For all the time we devote to social media, you would think that it would register some meaningful improvement to our lives. You would expect that social media would do something psychologically beneficial for us: elevate our mood, increase our energy, or help us get more out of the day.
But the more research that comes in, the more social media looks to be a wasteland of clickbait and sadness.
Social Media and Psychology: How to Kill Productivity and Happiness
According to a recent study in Computers in Human Behavior, personal social media use not only correlates inversely with productivity (we already knew this in our hearts), but correlates inversely with happiness as well. The correlation is true regardless of how good a multitasker you are, and regardless of how well you can focus your attention on a subject.
The study notes that to date, we have all kinds of research on how distraction can impede someone’s performance at a task. And though it seems obvious that personal social media use would be classified as a distraction, there is not a lot of present research on whether or not social media specifically impedes performance.
However, the psychology of social media is not just about efficiency. Maybe we are willing to give up some efficiency for something that makes us happy. We must, after all, be getting something out of all the time we spend on social media; if it’s not something tangible like efficiency, then it’s something intangible like happiness.
Except that’s wrong.
Social Media and Happiness: Less (of the Former) Is More (of the Latter)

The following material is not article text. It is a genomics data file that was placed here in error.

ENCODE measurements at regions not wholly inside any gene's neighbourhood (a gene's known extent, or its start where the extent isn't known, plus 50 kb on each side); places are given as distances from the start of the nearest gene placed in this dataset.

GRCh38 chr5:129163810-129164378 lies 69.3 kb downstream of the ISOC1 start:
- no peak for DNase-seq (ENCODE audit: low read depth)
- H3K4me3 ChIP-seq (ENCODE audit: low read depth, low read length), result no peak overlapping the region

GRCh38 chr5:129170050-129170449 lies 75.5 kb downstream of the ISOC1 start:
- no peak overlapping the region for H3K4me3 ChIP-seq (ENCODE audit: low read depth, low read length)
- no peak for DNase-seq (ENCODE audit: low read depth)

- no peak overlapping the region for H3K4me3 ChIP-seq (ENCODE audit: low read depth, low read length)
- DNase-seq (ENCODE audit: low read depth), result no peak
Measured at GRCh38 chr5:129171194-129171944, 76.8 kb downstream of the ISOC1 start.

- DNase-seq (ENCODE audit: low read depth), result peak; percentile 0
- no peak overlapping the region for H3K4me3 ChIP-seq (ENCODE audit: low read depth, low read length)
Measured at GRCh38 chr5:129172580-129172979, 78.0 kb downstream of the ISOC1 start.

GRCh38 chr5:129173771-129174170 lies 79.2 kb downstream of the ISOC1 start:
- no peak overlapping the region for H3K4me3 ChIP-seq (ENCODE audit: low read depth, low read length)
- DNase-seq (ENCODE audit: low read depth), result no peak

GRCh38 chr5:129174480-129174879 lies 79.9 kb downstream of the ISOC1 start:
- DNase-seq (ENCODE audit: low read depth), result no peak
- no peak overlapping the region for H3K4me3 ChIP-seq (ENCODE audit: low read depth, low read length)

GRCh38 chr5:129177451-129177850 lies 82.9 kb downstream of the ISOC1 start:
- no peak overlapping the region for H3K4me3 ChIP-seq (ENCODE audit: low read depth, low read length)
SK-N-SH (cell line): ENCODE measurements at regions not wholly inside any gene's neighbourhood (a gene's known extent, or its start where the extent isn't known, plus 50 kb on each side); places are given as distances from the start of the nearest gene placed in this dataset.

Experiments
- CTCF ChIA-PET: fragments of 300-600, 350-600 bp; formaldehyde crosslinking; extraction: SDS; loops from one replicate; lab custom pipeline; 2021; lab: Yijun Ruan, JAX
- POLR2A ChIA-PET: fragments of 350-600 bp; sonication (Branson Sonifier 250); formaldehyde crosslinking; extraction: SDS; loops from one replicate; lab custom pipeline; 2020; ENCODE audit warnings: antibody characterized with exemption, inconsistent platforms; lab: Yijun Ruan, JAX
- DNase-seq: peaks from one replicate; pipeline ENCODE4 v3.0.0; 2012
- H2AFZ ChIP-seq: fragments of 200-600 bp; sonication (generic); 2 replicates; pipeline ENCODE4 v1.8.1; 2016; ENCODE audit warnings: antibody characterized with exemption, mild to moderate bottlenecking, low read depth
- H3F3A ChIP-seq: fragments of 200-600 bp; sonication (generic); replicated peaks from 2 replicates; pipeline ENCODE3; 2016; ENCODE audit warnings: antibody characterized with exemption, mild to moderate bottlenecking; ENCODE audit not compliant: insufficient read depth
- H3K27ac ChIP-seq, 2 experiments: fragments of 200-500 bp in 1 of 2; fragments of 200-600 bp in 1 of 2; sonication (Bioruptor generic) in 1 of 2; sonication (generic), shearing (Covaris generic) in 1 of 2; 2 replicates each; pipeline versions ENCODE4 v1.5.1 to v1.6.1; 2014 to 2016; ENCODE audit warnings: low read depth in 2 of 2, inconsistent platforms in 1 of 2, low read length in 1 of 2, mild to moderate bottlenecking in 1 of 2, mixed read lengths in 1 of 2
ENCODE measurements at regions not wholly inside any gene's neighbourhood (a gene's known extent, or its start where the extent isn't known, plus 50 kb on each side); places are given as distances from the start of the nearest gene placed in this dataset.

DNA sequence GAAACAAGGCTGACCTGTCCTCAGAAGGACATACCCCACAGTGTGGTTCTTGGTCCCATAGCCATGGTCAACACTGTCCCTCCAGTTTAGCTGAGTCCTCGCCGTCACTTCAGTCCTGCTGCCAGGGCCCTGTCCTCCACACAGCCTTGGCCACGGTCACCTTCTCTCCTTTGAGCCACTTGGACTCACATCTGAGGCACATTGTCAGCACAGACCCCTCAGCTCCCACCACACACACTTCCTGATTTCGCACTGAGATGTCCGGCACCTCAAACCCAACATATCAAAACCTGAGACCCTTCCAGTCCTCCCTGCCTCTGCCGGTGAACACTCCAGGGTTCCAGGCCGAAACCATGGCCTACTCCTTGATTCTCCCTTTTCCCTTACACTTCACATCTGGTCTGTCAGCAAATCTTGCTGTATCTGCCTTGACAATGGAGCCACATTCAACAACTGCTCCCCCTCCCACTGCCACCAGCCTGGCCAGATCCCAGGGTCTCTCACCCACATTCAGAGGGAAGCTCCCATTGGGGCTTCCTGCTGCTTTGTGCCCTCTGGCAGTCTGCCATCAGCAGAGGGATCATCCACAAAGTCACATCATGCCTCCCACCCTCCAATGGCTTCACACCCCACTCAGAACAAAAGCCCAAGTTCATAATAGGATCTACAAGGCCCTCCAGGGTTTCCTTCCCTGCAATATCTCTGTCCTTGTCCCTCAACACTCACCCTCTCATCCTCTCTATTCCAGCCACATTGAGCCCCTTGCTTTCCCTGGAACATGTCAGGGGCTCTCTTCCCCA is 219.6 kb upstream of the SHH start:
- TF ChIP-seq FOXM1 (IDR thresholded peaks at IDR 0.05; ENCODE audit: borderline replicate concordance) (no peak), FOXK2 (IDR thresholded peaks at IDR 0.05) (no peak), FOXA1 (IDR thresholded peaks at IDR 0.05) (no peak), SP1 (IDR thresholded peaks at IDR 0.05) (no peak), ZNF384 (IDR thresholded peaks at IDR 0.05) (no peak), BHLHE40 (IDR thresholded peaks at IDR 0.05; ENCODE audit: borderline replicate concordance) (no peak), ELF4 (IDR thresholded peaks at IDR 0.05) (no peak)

The researchers also took happiness scale evaluations during their social media usage experiment. Social media lowers happiness, and it does so in two ways.
First, it lowers happiness directly. This largely has to do with self-comparison to one’s peers. As the report hypothesizes:
Many news stories published by popular media outlets are concerned with negative impacts on happiness from social media. One story in particular, entitled ‘‘Facebook: The Encyclopedia of Beauty?’’ discusses the rampant unhappiness that can be found in college-aged females living on campus. The story gives accounts of self-esteem issues and other negative effects from over-usage of social media.
Secondly, social media increases a sub-category of stressors that researchers our now labeling “technostress.” Technostress is defined by psychologists as “‘any negative impact on attitudes, thoughts, behaviors, or body physiology that is caused either directly or indirectly by technology.”
This is not something that’s only experienced by people who are uncomfortable with computers and devices. The article cites a University of Edinburgh study, which found that “the more Facebook friends a user has, the more likely you are to feel stressed out by the social media.” And there is already a very good foundation of research supporting the notion that increases in stress diminish happiness. So, if social media ads stress and stress diminishes happiness, then you can get the rest.
The study revealed that personal social media use lowered productivity by way of causing distraction. This finding is in line with what’s call Distraction-Conflict Theory, which says basically that distractions cause some of the information necessary for the primary task to fall out of short-term memory. This is no surprise to anyone who’s ever used social media.
What was a surprise was that the effect was just a dramatic among poor multitaskers as it was among people who rated themselves great multitaskers. As the report puts it, “This result lends support to the common rhetoric that people are not as good at multitasking as they think they are.”
So, in three points, here’s what all this means for us:
1. Social media makes you less productive despite how good a multitasker you think you are.
2. Social media makes you unhappy in the long run, both directly and by adding stress.
3. We’re probably still going to spend all our time on Facebook and Twitter anyway…
That last point is not from the report, but we both know it’s true.
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